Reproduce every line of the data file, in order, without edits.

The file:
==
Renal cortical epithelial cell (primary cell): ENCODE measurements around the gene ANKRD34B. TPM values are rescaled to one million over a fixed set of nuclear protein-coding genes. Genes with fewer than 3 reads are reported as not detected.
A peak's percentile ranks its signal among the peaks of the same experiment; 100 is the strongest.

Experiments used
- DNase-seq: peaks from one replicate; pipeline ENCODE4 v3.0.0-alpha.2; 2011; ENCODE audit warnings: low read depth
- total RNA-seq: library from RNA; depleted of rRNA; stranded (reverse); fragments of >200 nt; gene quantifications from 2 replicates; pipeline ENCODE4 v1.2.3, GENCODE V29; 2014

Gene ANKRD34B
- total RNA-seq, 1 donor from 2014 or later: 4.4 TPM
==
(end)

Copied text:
Renal cortical epithelial cell (primary cell): ENCODE measurements around the gene ANKRD34B. TPM values are rescaled to one million over a fixed set of nuclear protein-coding genes. Genes with fewer than 3 reads are reported as not detected.
A peak's percentile ranks its signal among the peaks of the same experiment; 100 is the strongest.

Experiments used
- DNase-seq: peaks from one replicate; pipeline ENCODE4 v3.0.0-alpha.2; 2011; ENCODE audit warnings: low read depth
- total RNA-seq: library from RNA; depleted of rRNA; stranded (reverse); fragments of >200 nt; gene quantifications from 2 replicates; pipeline ENCODE4 v1.2.3, GENCODE V29; 2014

Gene ANKRD34B
- total RNA-seq, 1 donor from 2014 or later: 4.4 TPM